Common practices that employers routinely use with their employees even though they are completely illegal
In Spain, the official unemployment rate is sky high, although the actual percentage of unemployed is probably much lower due to those who work outside of the system, cash in hand, which is illegal and offers no protection for the worker or contributions to the social security or the tax office.
Many people believe that if they don´t heed their bosses’ every demand, they will lose their employment and be replaced by one of the so many out there who are desperate to work.
What are the common practices that employers routinely use with their employees even though they are completely illegal or in legal limbo at best?
- Employees without a contract: the employer pays the employee cash in hand, without paying any of the costs of the social security which doesn´t give the employee the security of knowing the duration of his or her employment, the right to receive money from the government at the end of the employment, or the right to sick leave or maternity pay and of course, no contribution is made towards old-age pension.
- The 20-40-60 contract: The employee’s contract states that they work 20 hours a week, however, they are paid for 40 hours and end up working 60 hours a week. In reality the Employer is saving costs with the Spanish social security by not offering the employee a full contract. The employee will only receive the government benefits for the 20 hours on his contract in the case of illness or unemployment, this, as you can imagine, is illegal.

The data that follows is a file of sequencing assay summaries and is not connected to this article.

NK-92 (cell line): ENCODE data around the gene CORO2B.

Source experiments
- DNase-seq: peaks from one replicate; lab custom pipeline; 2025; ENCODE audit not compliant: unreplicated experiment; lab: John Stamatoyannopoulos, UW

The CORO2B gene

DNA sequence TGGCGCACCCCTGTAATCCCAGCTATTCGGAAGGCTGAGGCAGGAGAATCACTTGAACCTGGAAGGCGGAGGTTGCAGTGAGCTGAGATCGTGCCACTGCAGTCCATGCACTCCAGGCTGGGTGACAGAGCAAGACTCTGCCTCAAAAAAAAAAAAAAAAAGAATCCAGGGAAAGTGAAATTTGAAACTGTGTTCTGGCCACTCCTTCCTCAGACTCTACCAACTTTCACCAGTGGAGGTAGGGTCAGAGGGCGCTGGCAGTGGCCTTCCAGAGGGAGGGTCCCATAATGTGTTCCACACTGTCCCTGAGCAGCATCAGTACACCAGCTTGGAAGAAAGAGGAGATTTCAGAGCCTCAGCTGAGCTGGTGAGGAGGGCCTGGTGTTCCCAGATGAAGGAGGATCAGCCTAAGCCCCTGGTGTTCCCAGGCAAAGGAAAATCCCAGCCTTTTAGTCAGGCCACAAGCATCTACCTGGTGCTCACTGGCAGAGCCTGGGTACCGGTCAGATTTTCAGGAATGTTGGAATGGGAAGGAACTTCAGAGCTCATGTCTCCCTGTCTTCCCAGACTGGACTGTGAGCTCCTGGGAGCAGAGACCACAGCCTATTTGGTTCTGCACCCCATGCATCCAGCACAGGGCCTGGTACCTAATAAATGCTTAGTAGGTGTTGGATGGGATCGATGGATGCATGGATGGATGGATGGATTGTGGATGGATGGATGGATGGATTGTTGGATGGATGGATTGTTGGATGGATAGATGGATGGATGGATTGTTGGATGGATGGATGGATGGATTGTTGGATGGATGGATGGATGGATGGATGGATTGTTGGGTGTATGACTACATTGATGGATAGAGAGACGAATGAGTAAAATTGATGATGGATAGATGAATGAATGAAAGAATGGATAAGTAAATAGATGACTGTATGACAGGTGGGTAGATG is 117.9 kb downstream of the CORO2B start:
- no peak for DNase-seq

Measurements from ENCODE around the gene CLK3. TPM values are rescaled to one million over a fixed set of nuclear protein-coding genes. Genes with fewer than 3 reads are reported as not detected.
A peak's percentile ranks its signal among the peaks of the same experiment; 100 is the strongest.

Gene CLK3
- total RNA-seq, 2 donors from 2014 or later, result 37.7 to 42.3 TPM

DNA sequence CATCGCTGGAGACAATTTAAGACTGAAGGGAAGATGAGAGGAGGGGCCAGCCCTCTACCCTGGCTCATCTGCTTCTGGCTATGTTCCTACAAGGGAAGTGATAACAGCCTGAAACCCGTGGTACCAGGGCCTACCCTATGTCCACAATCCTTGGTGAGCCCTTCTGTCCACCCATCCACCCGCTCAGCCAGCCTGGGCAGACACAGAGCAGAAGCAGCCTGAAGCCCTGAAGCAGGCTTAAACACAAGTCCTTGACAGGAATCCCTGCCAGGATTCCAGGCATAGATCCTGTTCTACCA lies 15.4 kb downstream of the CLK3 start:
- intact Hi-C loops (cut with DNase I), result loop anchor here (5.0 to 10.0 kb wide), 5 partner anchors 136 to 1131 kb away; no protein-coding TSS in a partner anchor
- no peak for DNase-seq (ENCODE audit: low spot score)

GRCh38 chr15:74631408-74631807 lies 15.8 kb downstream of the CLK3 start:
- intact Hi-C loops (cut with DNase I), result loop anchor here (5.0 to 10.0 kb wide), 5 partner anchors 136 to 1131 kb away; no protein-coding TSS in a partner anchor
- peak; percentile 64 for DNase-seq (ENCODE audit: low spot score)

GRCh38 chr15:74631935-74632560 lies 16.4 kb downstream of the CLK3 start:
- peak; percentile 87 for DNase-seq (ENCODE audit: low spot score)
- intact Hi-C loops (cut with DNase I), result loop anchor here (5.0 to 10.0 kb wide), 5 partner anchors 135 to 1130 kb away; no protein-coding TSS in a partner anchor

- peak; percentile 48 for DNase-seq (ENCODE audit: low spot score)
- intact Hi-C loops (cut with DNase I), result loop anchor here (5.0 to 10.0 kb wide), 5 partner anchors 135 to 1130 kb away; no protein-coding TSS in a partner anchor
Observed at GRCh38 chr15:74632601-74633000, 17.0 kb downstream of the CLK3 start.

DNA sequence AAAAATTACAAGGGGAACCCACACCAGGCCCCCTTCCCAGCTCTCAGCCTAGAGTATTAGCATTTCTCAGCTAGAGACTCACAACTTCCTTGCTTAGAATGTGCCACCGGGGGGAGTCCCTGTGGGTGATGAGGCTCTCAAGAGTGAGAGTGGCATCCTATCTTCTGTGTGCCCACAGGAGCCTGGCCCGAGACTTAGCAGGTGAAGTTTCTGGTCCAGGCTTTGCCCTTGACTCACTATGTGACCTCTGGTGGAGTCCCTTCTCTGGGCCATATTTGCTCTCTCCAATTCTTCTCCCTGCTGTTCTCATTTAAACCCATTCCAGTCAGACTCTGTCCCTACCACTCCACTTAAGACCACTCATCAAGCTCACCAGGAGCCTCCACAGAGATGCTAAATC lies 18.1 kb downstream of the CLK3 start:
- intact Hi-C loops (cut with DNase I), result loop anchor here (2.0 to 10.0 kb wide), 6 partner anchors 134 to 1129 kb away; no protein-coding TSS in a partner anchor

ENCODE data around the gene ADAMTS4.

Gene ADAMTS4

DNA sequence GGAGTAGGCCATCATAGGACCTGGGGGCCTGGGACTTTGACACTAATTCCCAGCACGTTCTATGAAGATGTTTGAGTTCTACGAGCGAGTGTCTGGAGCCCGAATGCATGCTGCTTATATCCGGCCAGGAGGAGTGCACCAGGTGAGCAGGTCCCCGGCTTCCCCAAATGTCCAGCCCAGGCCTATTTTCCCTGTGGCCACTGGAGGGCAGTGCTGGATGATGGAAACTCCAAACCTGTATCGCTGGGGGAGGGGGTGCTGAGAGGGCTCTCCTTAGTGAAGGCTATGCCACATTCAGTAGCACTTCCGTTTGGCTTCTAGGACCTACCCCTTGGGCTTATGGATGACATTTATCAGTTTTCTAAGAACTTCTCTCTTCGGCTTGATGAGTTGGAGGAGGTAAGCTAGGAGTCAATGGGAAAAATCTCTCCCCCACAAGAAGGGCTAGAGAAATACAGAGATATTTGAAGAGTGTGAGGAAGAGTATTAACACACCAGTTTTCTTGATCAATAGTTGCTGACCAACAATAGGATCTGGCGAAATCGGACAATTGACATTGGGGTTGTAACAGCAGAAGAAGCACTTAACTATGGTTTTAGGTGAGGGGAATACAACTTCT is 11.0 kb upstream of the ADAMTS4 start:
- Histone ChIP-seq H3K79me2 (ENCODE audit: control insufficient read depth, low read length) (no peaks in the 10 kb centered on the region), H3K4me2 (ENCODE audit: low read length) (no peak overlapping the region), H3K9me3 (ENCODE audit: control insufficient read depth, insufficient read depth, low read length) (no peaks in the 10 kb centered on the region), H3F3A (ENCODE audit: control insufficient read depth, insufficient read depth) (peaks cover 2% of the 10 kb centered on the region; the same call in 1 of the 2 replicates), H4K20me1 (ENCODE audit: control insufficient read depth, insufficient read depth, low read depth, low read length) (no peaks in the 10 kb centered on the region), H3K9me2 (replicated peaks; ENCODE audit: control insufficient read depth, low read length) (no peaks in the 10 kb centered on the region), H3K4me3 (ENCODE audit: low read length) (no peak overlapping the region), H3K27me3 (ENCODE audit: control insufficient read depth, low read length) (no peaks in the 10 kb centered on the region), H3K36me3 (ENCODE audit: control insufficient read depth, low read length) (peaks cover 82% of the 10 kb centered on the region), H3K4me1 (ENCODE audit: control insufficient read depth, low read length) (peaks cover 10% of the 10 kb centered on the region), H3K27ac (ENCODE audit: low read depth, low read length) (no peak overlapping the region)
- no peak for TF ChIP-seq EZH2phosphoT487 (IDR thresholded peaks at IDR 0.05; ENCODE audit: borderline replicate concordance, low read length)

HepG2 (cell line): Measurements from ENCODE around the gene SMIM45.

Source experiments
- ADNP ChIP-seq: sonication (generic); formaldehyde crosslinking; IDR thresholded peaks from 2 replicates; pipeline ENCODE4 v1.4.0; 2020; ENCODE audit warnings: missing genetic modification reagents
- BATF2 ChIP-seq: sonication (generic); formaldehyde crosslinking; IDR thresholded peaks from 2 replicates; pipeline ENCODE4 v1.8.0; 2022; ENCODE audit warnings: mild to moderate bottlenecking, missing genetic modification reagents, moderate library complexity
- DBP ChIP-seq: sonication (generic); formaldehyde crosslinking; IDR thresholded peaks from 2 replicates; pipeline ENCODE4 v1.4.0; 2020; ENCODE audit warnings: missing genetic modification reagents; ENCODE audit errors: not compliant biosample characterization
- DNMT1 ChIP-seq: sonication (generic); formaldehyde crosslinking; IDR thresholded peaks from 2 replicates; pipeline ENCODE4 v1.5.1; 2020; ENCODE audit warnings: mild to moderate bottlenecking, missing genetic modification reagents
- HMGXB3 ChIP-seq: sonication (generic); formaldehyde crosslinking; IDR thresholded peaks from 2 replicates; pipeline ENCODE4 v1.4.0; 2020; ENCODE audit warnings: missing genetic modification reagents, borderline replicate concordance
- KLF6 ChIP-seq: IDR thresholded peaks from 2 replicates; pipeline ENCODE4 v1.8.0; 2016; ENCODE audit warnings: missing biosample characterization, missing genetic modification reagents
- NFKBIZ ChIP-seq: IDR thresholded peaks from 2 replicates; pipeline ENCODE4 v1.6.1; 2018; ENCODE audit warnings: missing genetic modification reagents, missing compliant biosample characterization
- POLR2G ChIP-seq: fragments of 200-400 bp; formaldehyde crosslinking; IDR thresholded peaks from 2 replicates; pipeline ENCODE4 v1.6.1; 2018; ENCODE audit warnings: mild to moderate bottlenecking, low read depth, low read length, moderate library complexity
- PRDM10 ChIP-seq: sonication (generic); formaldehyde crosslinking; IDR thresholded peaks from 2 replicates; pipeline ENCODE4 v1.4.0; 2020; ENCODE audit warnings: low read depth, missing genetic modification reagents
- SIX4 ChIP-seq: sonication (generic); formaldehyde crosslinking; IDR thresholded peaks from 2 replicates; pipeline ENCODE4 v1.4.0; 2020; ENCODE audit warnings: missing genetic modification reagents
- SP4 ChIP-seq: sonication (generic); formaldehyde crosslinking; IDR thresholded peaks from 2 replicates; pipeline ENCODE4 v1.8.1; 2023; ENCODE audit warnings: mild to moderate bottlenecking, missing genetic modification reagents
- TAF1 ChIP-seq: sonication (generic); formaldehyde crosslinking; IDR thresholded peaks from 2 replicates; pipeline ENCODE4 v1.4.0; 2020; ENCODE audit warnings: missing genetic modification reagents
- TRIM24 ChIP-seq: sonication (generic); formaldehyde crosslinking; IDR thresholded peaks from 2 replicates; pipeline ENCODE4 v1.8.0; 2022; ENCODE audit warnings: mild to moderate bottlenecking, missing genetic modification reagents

- Working outside of office hours: there are some circumstances where your employer could legally ask you to work outside of your stipulated work hours; however these must be either paid separately or compensated by giving the employee time off. The employee is always allowed to choose which retribution he or she prefers. The legal limit is 80 extra hours per employee per year.
- If the employee is constantly performing tasks that are above his job description despite being in a lower category “on paper” for a period longer than 6 months, the employee can ask for a promotion.
- Employee Availability: If the company constantly demands the employee be available out of working hours, the employee has the right to receive an availability bonus. In the case that this is not contemplated in the collective agreement of the activity, the employee can reply to reasonable emails or phone calls, but the employer has no right to demand this and cannot sanction his employee for not complying.
- Holidays: Depending on the type of contract the employee has he/ she will be entitled to 30 natural or working days holiday (approximately 2.5 days per month). These holidays by law cannot be substituted for extra pay. There are also occasions due to personal circumstances for example when the employee gets married, or a relative is taken ill or dies that he or she is entitled to extra paid time off.